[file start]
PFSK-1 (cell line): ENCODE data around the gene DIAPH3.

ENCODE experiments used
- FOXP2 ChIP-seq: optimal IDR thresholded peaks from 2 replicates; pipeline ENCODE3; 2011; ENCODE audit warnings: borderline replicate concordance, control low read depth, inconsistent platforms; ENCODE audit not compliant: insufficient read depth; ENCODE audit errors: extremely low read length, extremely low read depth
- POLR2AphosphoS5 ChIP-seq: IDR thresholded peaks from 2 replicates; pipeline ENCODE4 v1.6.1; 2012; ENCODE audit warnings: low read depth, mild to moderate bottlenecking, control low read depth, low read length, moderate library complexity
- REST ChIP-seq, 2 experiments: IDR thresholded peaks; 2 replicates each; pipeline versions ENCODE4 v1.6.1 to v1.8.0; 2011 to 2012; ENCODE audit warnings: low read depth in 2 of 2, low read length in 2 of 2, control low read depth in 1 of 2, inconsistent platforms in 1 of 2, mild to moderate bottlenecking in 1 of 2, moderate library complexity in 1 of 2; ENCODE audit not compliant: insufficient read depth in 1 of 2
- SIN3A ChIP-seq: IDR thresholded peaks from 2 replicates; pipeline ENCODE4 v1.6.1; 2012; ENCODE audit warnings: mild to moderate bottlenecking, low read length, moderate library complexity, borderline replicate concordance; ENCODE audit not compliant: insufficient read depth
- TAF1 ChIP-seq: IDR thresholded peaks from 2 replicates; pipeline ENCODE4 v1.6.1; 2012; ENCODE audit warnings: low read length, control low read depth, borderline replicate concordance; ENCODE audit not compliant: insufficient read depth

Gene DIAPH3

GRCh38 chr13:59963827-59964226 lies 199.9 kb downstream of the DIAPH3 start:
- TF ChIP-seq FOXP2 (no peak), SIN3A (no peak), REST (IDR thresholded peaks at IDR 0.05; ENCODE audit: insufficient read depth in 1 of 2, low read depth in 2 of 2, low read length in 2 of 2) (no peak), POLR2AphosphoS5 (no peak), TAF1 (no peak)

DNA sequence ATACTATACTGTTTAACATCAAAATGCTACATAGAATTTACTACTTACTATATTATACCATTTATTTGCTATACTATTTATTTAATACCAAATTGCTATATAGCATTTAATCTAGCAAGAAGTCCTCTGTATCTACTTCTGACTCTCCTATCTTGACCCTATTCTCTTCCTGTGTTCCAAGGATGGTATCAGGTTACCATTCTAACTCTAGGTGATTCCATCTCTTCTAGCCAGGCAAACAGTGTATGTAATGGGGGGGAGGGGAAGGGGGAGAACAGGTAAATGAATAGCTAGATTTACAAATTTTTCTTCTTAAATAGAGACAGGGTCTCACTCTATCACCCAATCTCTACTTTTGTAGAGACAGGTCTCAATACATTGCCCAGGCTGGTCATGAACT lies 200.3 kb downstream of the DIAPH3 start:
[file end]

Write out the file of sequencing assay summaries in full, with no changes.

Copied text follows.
PFSK-1 (cell line): ENCODE data around the gene DIAPH3.

ENCODE experiments used
- FOXP2 ChIP-seq: optimal IDR thresholded peaks from 2 replicates; pipeline ENCODE3; 2011; ENCODE audit warnings: borderline replicate concordance, control low read depth, inconsistent platforms; ENCODE audit not compliant: insufficient read depth; ENCODE audit errors: extremely low read length, extremely low read depth
- POLR2AphosphoS5 ChIP-seq: IDR thresholded peaks from 2 replicates; pipeline ENCODE4 v1.6.1; 2012; ENCODE audit warnings: low read depth, mild to moderate bottlenecking, control low read depth, low read length, moderate library complexity
- REST ChIP-seq, 2 experiments: IDR thresholded peaks; 2 replicates each; pipeline versions ENCODE4 v1.6.1 to v1.8.0; 2011 to 2012; ENCODE audit warnings: low read depth in 2 of 2, low read length in 2 of 2, control low read depth in 1 of 2, inconsistent platforms in 1 of 2, mild to moderate bottlenecking in 1 of 2, moderate library complexity in 1 of 2; ENCODE audit not compliant: insufficient read depth in 1 of 2
- SIN3A ChIP-seq: IDR thresholded peaks from 2 replicates; pipeline ENCODE4 v1.6.1; 2012; ENCODE audit warnings: mild to moderate bottlenecking, low read length, moderate library complexity, borderline replicate concordance; ENCODE audit not compliant: insufficient read depth
- TAF1 ChIP-seq: IDR thresholded peaks from 2 replicates; pipeline ENCODE4 v1.6.1; 2012; ENCODE audit warnings: low read length, control low read depth, borderline replicate concordance; ENCODE audit not compliant: insufficient read depth

Gene DIAPH3

GRCh38 chr13:59963827-59964226 lies 199.9 kb downstream of the DIAPH3 start:
- TF ChIP-seq FOXP2 (no peak), SIN3A (no peak), REST (IDR thresholded peaks at IDR 0.05; ENCODE audit: insufficient read depth in 1 of 2, low read depth in 2 of 2, low read length in 2 of 2) (no peak), POLR2AphosphoS5 (no peak), TAF1 (no peak)

DNA sequence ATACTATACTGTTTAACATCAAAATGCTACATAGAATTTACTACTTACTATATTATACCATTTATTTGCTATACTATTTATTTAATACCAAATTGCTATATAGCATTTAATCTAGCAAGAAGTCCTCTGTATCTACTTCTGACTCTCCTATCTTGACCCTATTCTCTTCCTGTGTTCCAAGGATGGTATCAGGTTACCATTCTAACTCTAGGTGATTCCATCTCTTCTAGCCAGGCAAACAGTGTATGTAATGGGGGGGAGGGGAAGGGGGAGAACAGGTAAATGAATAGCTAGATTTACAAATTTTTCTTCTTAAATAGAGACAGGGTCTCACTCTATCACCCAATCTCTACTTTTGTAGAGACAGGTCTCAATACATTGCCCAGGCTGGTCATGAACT lies 200.3 kb downstream of the DIAPH3 start: